- “First you jump off the cliff, then you build the wings.” – quote by Ray Bradbury – There is nothing without the leap of faith. There’s no easy way; you have to do the work. You have to jump/feel the fear – if it’s not scary, it’s not worth it. “Join me in a year of writing dangerously.” (I’m in; are you?)

Laurent Linn (Simon and Schuster):
- Art samples – what came before and what came next?

- Characters are important.

- Kids see things in cinematic terms now. Illustrators should think this way too. Think of it like theater. You’re designing the costume, character, hair and makeup, set design, and lighting. Make them specific things.

- Left to right moves the action forward. Right to left can and will stop the action.

Ben Schrank (Razorbill):
- Voice and concept both have to be there, like Reeses Peanut Butter Cups – the chocolate and the peanut butter are both good, but great together.

- If your story has no link to the fantasy life or the real life of a reader, it won’t work for a publisher.

- What makes a success and a successful writer? It really pays to be nice, in addition to being confident and secure.

Arianne Lewin (Disney/Hyperion):
- Most of the books on her list are fantasy.

- Sees a lot of paranormal romance and dystopian.

- Story has to stay true to the MC.

- Ask: Is your concept workable? The world/magic has to have rules. Powers aren’t for sometimes or convenience. You have to account for everything your supernatural characters need. (2 authors with info on world building on their sites: Holly Black and Cinda Chima.)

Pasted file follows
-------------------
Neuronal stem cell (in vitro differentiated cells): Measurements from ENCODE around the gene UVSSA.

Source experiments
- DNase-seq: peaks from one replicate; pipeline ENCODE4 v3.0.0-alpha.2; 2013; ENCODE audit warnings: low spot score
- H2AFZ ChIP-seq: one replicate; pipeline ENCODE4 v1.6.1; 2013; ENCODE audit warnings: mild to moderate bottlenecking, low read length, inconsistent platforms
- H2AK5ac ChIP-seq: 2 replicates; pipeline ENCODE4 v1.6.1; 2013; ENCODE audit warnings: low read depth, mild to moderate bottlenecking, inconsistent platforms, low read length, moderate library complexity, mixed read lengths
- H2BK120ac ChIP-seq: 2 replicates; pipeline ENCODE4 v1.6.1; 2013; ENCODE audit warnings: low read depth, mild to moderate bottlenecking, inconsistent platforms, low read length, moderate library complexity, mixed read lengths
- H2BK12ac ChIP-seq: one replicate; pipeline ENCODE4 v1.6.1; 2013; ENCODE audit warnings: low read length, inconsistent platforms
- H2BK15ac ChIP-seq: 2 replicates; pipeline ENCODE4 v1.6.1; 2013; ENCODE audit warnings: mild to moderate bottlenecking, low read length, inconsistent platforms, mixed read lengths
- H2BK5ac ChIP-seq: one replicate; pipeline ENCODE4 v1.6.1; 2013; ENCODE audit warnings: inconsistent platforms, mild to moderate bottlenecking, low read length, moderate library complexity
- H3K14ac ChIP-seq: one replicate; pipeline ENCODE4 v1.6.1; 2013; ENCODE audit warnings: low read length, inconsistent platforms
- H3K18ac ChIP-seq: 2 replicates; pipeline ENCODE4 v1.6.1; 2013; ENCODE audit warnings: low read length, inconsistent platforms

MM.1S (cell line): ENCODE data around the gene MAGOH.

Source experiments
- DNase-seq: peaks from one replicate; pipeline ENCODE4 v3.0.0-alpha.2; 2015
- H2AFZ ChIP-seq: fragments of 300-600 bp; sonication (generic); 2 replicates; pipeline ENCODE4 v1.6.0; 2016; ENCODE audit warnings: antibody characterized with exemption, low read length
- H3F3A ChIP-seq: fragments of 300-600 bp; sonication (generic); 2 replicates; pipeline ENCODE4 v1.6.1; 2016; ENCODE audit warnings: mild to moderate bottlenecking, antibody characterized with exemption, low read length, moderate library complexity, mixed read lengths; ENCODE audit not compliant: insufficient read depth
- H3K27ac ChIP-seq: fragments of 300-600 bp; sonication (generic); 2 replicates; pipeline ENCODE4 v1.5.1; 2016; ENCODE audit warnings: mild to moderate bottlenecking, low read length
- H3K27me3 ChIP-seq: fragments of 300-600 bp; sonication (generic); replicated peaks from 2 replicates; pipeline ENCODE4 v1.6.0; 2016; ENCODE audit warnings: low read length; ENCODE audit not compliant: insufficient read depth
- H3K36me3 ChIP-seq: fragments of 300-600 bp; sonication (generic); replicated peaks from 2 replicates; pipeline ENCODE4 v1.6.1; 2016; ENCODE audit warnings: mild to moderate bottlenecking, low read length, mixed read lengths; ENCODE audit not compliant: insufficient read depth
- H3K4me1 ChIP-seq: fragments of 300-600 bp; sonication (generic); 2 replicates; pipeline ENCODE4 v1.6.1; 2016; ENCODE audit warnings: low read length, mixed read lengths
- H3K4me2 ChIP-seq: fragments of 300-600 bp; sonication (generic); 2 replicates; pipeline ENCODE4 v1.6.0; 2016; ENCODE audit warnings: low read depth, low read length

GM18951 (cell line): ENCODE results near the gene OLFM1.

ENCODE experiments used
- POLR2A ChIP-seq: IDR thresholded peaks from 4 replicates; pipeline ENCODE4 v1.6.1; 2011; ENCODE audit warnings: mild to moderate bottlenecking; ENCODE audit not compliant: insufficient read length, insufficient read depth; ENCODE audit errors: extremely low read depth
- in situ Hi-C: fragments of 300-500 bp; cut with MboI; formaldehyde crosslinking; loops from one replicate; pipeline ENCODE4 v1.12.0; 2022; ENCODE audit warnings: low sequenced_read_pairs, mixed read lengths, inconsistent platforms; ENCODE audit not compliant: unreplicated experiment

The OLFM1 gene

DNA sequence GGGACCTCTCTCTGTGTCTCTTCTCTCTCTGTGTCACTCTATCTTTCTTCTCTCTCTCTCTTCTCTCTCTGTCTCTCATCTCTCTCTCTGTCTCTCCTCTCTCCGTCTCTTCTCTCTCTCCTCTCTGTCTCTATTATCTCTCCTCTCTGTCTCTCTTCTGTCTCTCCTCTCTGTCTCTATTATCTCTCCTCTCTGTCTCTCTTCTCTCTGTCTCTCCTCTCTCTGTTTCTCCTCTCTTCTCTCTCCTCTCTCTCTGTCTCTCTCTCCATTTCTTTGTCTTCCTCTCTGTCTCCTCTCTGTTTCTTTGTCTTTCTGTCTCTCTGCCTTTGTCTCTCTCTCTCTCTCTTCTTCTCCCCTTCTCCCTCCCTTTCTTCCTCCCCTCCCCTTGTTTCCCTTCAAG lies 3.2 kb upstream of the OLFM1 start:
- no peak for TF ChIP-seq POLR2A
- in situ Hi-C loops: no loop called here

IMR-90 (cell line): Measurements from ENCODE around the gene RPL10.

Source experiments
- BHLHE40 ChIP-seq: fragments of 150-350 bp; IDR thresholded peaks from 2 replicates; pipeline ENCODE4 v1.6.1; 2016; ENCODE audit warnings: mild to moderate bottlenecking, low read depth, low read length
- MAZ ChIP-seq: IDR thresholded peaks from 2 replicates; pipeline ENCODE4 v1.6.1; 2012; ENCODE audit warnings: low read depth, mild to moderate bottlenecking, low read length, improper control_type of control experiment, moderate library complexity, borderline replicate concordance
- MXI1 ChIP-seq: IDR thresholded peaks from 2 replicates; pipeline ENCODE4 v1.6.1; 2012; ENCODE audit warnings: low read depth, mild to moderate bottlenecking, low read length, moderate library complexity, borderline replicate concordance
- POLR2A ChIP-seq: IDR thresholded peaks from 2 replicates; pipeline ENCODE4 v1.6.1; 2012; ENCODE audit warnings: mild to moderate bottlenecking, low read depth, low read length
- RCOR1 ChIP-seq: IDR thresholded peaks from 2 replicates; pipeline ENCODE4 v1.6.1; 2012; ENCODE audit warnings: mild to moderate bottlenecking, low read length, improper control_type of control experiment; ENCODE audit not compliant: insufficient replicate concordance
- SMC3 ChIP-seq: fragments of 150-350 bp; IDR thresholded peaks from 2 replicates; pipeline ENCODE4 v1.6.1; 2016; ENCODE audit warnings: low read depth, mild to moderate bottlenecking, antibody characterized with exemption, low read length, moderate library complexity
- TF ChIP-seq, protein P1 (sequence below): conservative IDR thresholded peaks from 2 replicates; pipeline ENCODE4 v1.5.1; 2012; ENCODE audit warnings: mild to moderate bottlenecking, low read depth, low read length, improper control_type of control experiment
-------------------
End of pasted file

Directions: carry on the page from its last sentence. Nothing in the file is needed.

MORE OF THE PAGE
- Need to figure out an organic way to show world and how it works, not just exposition.

- Keep a few loose threads for possible sequels or companion novels.

- Try to poke as many holes in your story as you can before sending it out because an editor or agent will do that.

- Need to have an end game/stakes. Make sure they are something your reader will care about.

- Think about your book. Who will it interest? Will the world relate to our world?

- Likes: fast paced, horror, being scared, anything that creates tension.


Jim Benton:
- You are not your work.

- Your editors will make you better writers if you let them.

- If you don’t draw/write every day for fun, you should start (even if it’s writing obscenities to a loved one).

Agents Panel:

Tina Wexler: You should have a hobby that’s not related to writing/illustrating/day job. Then bring that into your writing.

George Nicholson: Really consider if your historical needs to be that time period.

Rosemary Stimola: Looks for something that stands out and asks if she can give a new client the time they need/want to be successful.

Jane Yolen:
- Remember: BIC and HOP (Butt In Chair and Heart On Page).

-You may never be the best, but you can always get better.

- No one outside of a fairytale expects a happy ending.

- In a meaningful ending, there must be a lifetime of discussions. Do not be afraid of the hard work.

- Fall through the words into the story. (I love this quote!)

- Sometimes simply simple is best, but not everything should be simplified.

- It’s not the opening line, but what it portends for the story. It’s the DNA of the book.

- There’s no such thing as the time fairy. You have to grab/take time. (I really wish there were a time fairy though. How cool would that be?)

- Details must be specific, like you’ve been there.

- We play all day with imaginary friends … of course we’re crazy.

- There are actually projects you will never complete. Walk away.